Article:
It is worth noting that prior to the Enegem announcement, the government announced the much-anticipated fifth round of the large scale solar (LSS5) programme, dubbed LSS-Peralihan Tenaga SuRiA. This came more than three years after the last LSS projects were announced.


LSS5 will see a total electricity capacity of 2gw, or 2,000mw, making it the largest capacity under the LSS programme. Meanwhile, the Enegem programme will kick-start the cross-border electricity sale of renewable energy sources (CBES RE) to Singapore and Thailand. 

There are also the ongoing Net Energy Metering (NEM) scheme and the Corporate Green Power Programme (CGPP), which is estimated to add 564.3mw of RE capacity to the country by 2025. The CGPP, which was introduced in late 2022, allows the private sector to secure a long-term supply of RE from solar power producers on a willing buyer, willing seller pricing regime.

Meanwhile, under the NEM, the government announced an additional quota of 400mw for the household, commercial and industrial segments from Feb 5 to Dec 31, 2024, to further encourage investment in solar energy assets. 

According to Kenanga Research, it is estimated that the LSS5 project will generate RM5 billion of engineering, procurement, construction and commissioning (EPCC) jobs, while the CGPP will see RM2.4 billion of such jobs.

“The outlook for solar EPCC jobs is strong, underpinned by new contracts under the CGPP and the 2gw LSS5.

“There is also an additional quota of 400mw under the NEM scheme. Meanwhile, declining panel prices due to oversupply will boost margins of PV (photovoltaic) system EPCC contractors and stimulate investment in PV systems, resulting in more jobs for PV system EPCC players,” it says in a March 27 report.

More to come

The government has yet to announce details related to the NETR, including the much anticipated third-party access (TPA) framework to the national grid.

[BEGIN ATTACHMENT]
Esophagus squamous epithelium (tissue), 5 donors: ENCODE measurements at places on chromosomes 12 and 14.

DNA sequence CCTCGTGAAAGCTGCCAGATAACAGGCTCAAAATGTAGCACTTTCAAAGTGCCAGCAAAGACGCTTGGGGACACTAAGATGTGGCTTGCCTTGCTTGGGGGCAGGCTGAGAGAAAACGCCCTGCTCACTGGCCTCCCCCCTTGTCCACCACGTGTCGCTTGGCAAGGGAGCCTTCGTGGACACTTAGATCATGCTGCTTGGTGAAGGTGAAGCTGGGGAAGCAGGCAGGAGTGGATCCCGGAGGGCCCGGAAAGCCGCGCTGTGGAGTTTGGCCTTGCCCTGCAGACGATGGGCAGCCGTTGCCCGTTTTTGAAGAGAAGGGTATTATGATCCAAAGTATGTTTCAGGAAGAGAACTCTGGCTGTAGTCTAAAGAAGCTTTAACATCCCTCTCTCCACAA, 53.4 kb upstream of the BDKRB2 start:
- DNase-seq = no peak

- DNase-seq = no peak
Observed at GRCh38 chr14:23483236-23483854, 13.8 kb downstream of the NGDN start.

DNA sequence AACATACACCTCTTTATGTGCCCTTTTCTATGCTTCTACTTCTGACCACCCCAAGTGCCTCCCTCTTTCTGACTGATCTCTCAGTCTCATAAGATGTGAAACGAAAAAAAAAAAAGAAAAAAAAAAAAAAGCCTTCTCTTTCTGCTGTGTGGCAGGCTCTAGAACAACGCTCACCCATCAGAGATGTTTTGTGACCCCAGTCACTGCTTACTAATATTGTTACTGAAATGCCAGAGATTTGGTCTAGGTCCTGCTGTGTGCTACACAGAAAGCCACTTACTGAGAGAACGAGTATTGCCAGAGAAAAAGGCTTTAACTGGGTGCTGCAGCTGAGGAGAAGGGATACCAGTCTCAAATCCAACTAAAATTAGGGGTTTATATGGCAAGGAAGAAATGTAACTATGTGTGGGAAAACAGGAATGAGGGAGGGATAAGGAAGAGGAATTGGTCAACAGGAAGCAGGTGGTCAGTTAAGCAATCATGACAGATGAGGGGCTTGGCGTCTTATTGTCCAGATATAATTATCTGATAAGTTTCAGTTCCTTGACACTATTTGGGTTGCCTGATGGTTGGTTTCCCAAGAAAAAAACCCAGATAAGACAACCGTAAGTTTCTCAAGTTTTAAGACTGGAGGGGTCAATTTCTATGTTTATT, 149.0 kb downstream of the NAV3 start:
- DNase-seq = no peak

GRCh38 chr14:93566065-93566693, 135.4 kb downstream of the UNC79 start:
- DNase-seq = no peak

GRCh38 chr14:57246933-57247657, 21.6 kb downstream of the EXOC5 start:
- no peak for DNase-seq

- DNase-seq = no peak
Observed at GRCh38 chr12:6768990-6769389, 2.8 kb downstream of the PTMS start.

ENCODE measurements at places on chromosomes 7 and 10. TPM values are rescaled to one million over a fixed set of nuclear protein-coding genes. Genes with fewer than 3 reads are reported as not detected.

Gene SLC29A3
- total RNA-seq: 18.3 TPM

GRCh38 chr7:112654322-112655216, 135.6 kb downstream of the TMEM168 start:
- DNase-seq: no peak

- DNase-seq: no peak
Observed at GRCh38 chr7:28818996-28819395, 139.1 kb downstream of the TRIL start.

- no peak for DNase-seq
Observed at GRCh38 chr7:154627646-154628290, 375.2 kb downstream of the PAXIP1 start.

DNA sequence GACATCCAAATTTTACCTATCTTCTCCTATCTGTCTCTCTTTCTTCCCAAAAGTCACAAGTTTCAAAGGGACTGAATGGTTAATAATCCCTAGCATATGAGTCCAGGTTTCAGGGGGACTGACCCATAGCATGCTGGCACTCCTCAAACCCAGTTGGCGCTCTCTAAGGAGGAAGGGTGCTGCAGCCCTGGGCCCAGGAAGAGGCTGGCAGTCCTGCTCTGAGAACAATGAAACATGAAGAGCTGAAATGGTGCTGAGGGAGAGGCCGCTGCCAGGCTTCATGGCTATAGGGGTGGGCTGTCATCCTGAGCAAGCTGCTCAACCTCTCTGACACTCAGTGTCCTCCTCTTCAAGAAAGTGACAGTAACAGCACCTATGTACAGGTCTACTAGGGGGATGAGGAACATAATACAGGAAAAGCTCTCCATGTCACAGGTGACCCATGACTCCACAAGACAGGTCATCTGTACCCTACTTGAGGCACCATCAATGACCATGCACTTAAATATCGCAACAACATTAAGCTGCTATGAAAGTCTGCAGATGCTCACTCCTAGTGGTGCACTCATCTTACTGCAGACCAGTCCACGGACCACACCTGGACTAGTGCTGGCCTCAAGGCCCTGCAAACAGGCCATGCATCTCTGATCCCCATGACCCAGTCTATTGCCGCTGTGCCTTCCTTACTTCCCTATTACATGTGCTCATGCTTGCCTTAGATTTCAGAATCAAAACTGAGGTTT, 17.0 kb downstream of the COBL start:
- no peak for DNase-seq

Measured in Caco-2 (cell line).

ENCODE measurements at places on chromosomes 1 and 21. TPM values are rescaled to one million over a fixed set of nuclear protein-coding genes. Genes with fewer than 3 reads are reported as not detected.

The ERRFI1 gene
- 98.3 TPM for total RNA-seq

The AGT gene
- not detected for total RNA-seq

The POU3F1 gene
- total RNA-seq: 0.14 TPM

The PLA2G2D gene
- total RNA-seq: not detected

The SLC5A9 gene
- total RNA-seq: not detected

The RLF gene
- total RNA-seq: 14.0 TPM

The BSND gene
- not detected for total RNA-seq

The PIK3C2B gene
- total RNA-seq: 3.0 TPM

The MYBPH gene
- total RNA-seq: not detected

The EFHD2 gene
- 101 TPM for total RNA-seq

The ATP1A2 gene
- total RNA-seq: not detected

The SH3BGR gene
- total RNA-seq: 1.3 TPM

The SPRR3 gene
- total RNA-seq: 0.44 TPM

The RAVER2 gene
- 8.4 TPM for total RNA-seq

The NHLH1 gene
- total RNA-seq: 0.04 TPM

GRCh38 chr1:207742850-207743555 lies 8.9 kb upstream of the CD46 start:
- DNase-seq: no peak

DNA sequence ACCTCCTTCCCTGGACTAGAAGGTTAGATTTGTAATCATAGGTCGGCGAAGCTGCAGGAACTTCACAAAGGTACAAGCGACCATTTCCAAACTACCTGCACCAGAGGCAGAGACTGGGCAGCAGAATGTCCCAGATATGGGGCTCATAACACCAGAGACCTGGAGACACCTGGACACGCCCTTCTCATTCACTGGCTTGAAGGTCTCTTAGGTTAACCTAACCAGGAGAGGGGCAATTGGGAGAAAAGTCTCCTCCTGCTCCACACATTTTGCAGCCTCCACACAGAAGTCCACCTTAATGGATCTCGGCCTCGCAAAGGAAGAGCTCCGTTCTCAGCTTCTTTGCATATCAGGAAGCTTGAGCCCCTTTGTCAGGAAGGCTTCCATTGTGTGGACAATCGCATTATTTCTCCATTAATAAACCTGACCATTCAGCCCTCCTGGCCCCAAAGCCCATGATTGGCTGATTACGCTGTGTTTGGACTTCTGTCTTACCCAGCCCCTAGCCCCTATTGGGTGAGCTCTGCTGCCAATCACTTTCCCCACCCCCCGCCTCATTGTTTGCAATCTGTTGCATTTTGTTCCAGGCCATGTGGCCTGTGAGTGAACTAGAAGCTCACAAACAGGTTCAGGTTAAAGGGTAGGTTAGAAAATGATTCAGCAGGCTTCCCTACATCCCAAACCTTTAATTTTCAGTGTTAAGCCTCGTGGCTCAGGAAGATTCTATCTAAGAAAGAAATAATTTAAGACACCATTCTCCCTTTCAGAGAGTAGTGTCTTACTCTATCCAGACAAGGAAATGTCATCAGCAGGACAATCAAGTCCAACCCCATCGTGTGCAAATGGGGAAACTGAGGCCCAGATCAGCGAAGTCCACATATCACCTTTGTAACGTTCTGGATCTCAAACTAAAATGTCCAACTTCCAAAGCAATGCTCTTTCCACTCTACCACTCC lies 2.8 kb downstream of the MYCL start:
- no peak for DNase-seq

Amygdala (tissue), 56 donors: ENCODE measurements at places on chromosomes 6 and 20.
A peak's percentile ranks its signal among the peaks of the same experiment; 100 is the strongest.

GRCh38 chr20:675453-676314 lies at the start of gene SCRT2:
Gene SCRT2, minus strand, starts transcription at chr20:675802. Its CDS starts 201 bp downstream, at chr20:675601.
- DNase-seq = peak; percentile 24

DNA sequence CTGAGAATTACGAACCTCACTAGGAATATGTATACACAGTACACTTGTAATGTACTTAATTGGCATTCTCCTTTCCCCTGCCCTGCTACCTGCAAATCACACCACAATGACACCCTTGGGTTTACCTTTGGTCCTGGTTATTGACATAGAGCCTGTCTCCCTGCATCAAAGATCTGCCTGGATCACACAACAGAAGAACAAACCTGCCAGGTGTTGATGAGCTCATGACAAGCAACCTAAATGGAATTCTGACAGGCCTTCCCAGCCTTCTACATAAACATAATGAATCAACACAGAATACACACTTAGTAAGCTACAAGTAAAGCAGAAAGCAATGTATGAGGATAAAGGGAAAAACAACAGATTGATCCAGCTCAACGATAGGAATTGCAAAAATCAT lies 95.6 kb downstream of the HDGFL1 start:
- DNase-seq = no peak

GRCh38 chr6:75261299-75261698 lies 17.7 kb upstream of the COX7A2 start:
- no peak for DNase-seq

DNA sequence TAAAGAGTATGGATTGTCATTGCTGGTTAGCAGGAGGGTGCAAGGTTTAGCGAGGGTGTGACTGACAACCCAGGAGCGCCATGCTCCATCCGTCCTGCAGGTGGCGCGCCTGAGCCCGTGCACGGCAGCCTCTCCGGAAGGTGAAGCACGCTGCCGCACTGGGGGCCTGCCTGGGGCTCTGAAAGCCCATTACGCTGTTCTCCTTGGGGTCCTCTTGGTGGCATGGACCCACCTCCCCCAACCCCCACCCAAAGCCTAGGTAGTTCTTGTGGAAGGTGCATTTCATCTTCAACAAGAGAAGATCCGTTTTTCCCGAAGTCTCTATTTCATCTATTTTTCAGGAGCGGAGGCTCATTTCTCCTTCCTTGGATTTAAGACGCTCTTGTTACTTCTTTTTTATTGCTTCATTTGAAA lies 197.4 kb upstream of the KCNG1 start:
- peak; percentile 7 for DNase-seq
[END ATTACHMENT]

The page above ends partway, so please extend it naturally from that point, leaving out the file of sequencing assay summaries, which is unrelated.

Some market players were expecting the TPA to be announced in tandem with Enegem; however, a market observer explains that there could be some hiccups because the TPA involves amending the Electricity Supply Act 1990.

It is understood that the TPA for the national grid, which is owned by Tenaga, is being looked at. The TPA, which allows corporate consumers to buy electricity directly from a power producer, is expected to be for the domestic market only. It will cover only RE.

“The paper will require the cabinet’s approval and the EC (Energy Commission) is working on striking the right balance … so that the tariff rate will benefit all parties and the grid infrastructure,” he says.

“If the wheeling charges are too high, that would dampen independent producers’ desire to sell their energy to offtakers.”

The TPA to the national power grid has long been talked about where liberalisation of the power industry is concerned.

The NETR report states that the government recognises the importance of the TPA framework in reforming the power sector — a crucial step to accommodate higher RE penetration in the country, which cannot be solely dependent on government-linked companies.

“The lack of common alignment on timing, quantification and the funding mechanism of grid investment presents challenges in meeting RE targets.

“Overcoming grid limitations to accommodate higher RE penetration is as essential as the development of a TPA regulatory framework to address supply-demand mismatches for corporate green power,” the NETR report states.

On the checklist, TPA regulatory framework and upgrading of national grids are the two main areas the government needs to focus on.